EKPECTED TO BE OFFENSIVE TO BE HEARTENEr BY PRESENCE OF UNITED STATES SOLDIERS IN FIGHTING LINE. ONE MILLION MUST BE SENT ACROSS IS BELIEF American Troops Have Caught Spirit That Comes From True Under­ standing of Situation and Re­ solve to Win—Losses will Be Heavy,Country Is Warned. With the American Expeditionary Army in France, July 7.—(Passed by Censor.)—At the end of the first week of the American expeditionary army in France, one fact stands out above all others. America must send men—a million men. Indications are that our troops will, be on the front sooner than was cal­ culated. They are needed to stimu­ late the Allied offensive. Food Conditions Better. Food conditions in France are, if anything, better than they had been: reported to be. There is a sufficiency of food supplies, though to say that there is plenty would be exaggerating. "We have done our duty to our home country, to the world—to de­ mocracy," the French say. "Let America now serve." The American troops have...

Publication Title: Cook County News-Herald, The
Source: Chronicling America [US Library of Congress]
Country/State of Publication: Minnesota, United States
Page 3 [Newspaper Page] — The Cook County news-herald. — 18 July 1917

WEB CHAPTER IV—Continued. But Meade was out of the house. It was summer and the sun had set, but the long twilight of the high latitude still lingered. Before him rose the gi­ gantic structure of the bridge. For all Its airiness it looked as substantial as the Bock of Gibraltar, and it looked «ven more substantial if possible, as the man, seizing a lantern and,. for­ getting his weakness, ran down be­ neath the overarching steel to the pier­ head, climbed up to the shoe, and crawled out on the lower chord as rap Idly as he could. Meade needed but one glance to see the deflection from the right line in the important member. For all his years of inexperience he was a better trained engineer than rough-and-ready Abbott. What appeared to the latter as a slight deflection, Meade saw in its true relation. There was a variation in the center of the member of an Inch and a half at least, although un noticeable to an untrained eye. It had all come in the last week. They had extended the susp...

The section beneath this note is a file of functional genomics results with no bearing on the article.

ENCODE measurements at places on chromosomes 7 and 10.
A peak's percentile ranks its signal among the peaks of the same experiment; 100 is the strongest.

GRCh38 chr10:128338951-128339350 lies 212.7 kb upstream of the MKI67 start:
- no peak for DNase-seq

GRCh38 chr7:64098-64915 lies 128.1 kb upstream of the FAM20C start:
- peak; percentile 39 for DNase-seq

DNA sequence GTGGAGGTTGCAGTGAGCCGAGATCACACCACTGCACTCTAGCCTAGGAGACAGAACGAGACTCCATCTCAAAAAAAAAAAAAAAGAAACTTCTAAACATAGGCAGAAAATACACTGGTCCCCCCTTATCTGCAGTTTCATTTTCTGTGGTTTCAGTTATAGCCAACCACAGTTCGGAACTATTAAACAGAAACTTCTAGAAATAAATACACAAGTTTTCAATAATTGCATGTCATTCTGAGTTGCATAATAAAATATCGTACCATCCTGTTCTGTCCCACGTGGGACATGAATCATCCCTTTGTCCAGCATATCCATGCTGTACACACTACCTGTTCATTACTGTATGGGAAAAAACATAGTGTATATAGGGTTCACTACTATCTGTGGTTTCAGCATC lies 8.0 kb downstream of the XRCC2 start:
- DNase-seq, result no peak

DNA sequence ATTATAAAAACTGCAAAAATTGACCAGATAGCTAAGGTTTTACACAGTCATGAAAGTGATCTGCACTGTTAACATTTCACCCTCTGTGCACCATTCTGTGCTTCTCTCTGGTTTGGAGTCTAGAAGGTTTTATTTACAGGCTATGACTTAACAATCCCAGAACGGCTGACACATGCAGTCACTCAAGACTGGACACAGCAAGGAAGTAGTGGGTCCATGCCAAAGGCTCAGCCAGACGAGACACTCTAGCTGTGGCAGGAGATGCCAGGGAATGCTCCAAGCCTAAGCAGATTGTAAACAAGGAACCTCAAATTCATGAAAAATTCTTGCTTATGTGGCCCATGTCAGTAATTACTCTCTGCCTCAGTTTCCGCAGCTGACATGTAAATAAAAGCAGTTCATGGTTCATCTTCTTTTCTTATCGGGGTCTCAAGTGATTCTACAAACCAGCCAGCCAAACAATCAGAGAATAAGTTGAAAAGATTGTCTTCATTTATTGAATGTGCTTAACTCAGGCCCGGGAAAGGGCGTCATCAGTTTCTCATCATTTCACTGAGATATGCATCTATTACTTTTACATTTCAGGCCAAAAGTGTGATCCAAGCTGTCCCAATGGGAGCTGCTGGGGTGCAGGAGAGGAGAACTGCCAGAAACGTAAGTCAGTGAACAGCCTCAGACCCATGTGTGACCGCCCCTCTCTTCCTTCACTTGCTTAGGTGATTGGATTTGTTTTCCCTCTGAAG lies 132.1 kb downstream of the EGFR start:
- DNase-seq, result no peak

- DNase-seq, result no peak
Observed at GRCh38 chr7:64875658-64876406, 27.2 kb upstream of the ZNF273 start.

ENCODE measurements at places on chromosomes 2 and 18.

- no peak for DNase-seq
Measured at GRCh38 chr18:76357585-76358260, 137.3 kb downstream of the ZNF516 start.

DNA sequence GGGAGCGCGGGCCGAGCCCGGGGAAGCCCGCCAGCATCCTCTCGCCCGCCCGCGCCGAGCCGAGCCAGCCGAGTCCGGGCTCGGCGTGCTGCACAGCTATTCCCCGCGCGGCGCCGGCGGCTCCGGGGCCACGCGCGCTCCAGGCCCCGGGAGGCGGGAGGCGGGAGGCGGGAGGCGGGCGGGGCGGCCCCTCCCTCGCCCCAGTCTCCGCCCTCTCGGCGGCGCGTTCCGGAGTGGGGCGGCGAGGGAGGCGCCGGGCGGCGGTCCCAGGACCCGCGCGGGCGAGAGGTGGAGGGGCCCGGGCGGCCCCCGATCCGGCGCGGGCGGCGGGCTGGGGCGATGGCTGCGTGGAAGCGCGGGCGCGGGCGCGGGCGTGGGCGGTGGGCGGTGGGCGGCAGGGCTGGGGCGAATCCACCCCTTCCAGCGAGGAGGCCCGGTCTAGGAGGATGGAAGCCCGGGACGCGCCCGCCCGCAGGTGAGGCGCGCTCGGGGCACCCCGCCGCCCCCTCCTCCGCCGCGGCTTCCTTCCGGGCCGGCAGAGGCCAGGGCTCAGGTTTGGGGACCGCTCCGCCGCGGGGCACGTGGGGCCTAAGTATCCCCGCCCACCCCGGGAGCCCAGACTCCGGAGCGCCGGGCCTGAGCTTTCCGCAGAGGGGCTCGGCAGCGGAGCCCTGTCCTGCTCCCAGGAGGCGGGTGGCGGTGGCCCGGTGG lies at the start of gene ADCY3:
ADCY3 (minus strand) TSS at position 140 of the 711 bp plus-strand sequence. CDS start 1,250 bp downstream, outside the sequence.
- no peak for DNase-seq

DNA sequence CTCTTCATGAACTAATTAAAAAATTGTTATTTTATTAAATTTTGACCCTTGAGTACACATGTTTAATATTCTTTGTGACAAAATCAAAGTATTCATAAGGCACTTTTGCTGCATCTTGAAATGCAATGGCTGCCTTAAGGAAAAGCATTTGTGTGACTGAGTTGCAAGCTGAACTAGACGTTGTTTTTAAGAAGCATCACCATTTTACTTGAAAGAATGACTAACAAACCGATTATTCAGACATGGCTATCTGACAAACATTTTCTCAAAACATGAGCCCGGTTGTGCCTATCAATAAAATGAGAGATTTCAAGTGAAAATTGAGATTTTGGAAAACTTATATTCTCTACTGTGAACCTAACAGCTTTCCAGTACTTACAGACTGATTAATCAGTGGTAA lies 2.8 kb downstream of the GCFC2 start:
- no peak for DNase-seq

Publication Title: Cook County News-Herald, The
Source: Chronicling America [US Library of Congress]
Country/State of Publication: Minnesota, United States
Page 4 [Newspaper Page] — The Cook County news-herald. — 18 July 1917